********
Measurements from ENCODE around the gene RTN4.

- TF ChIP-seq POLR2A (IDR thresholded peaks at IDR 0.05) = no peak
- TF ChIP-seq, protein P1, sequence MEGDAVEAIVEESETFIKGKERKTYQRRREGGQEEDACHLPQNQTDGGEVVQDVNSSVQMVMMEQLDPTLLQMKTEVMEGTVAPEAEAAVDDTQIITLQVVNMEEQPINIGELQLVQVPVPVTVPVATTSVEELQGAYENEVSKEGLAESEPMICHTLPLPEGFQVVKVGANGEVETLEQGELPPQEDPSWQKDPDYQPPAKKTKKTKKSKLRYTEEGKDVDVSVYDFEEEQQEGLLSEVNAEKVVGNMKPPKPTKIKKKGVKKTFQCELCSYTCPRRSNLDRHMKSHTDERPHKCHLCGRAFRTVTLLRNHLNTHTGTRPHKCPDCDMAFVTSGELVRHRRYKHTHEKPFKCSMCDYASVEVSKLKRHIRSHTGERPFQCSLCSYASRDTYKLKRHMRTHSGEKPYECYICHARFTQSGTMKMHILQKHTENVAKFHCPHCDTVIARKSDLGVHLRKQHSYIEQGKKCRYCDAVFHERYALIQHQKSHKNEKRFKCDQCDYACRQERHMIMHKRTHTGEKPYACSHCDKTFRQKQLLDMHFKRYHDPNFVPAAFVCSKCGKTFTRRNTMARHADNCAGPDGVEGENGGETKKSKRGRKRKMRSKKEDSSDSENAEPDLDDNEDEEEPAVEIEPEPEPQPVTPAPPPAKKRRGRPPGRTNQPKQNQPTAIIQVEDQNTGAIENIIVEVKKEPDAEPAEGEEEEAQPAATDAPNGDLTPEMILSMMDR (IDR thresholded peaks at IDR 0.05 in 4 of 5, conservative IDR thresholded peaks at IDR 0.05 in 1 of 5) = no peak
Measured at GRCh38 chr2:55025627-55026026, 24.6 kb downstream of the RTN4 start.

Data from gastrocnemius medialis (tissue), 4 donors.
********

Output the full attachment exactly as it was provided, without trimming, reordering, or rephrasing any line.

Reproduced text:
Measurements from ENCODE around the gene RTN4.

- TF ChIP-seq POLR2A (IDR thresholded peaks at IDR 0.05) = no peak
- TF ChIP-seq, protein P1, sequence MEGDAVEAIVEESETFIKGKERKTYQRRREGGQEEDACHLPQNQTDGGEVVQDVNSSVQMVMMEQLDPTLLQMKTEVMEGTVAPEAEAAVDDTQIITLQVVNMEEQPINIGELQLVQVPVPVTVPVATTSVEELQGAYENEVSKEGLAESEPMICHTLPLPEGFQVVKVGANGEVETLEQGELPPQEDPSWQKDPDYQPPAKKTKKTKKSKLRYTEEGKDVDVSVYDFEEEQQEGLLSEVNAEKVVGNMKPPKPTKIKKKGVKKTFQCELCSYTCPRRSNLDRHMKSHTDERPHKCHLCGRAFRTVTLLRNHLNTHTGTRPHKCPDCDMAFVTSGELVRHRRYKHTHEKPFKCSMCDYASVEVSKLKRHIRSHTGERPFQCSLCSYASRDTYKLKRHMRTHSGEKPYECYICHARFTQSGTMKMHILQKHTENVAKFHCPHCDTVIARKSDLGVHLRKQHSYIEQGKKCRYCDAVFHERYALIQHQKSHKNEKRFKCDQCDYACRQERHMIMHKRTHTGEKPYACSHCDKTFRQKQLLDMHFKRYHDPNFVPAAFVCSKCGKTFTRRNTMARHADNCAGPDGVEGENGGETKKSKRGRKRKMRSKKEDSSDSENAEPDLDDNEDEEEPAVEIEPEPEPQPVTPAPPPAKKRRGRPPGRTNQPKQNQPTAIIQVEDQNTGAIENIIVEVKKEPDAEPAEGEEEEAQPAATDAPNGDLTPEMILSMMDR (IDR thresholded peaks at IDR 0.05 in 4 of 5, conservative IDR thresholded peaks at IDR 0.05 in 1 of 5) = no peak
Measured at GRCh38 chr2:55025627-55026026, 24.6 kb downstream of the RTN4 start.

Data from gastrocnemius medialis (tissue), 4 donors.